What does one do with a box of lemon and rose turkish delight that’s been sitting in the grocery cupboard for well over a year? Let’s just say the benefits of maturity do not extend to lokum. The sweets, hard as they’d become, were not a toothsome delight.
I decided to melt them down into a kind of usable dessert syrup. I rinsed them off and placed in a pot with triple their volume in water, and set the mixture to boil; stirring and skimming off the cloudy skin as it reduced. Once most of the turkish delight had melted, I used an immersion blender to blitz out the rest, and added some lemon juice to enhance the flavour and a bit of red food colouring for cosmetic value. They were decanted into glass bottles and left to cool.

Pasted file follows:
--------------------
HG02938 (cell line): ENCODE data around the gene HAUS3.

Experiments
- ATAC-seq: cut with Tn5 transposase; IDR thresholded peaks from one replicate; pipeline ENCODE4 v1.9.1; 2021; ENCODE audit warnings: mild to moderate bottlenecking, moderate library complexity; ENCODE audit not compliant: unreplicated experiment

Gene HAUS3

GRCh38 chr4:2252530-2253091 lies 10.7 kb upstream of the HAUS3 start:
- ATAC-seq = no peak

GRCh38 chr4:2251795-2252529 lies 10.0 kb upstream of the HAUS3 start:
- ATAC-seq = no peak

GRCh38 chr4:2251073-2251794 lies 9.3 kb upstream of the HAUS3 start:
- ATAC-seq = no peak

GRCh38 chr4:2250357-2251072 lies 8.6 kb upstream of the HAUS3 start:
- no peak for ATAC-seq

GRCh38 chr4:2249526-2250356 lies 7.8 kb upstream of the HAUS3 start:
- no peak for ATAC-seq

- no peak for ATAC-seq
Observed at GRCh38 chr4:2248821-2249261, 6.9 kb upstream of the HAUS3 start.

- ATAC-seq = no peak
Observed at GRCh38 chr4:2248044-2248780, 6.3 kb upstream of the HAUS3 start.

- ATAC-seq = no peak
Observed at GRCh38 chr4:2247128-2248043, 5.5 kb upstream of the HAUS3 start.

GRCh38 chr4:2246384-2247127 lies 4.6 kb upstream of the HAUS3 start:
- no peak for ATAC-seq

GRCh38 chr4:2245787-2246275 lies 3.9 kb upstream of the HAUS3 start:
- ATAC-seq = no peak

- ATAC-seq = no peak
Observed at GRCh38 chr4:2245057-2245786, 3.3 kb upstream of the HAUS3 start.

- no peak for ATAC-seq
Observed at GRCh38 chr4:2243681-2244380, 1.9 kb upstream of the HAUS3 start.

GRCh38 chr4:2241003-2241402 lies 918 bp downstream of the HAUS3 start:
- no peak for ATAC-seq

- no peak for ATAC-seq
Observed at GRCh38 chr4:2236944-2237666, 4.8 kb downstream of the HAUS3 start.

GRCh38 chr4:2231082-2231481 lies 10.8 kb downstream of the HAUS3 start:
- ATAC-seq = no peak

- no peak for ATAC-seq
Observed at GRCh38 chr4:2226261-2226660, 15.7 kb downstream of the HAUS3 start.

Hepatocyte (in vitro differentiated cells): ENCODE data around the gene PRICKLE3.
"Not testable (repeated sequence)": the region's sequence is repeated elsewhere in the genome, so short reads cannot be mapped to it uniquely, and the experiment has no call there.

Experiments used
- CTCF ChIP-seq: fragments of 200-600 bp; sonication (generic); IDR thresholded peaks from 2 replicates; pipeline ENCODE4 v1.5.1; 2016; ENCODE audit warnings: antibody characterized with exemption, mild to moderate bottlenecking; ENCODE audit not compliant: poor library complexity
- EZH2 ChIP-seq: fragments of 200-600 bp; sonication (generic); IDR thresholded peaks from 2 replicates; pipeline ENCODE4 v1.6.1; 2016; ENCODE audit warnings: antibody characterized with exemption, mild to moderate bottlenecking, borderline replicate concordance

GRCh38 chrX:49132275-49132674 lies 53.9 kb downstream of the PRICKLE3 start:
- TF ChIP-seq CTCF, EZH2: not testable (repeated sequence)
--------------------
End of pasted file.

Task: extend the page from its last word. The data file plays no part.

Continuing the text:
Because of the cornflour traditionally added to turkish delight, the mixture thickened up on standing. As it turned out, I had made turkish delight jam. I could definitely get some mileage out of a spread.
My first application was to use the jammy syrup in a hot beverage. I melted about two spoonfuls in the microwave until it reached pouring consistency. I placed some into an Aeroccino and topped off with almond milk (Almond Breeze froths up quite well), setting the mixture to heat and froth. To serve, I dropped a spoonful of the syrup each into turkish tea glasses and poured in the hot foamy turkish delight-flavoured milk.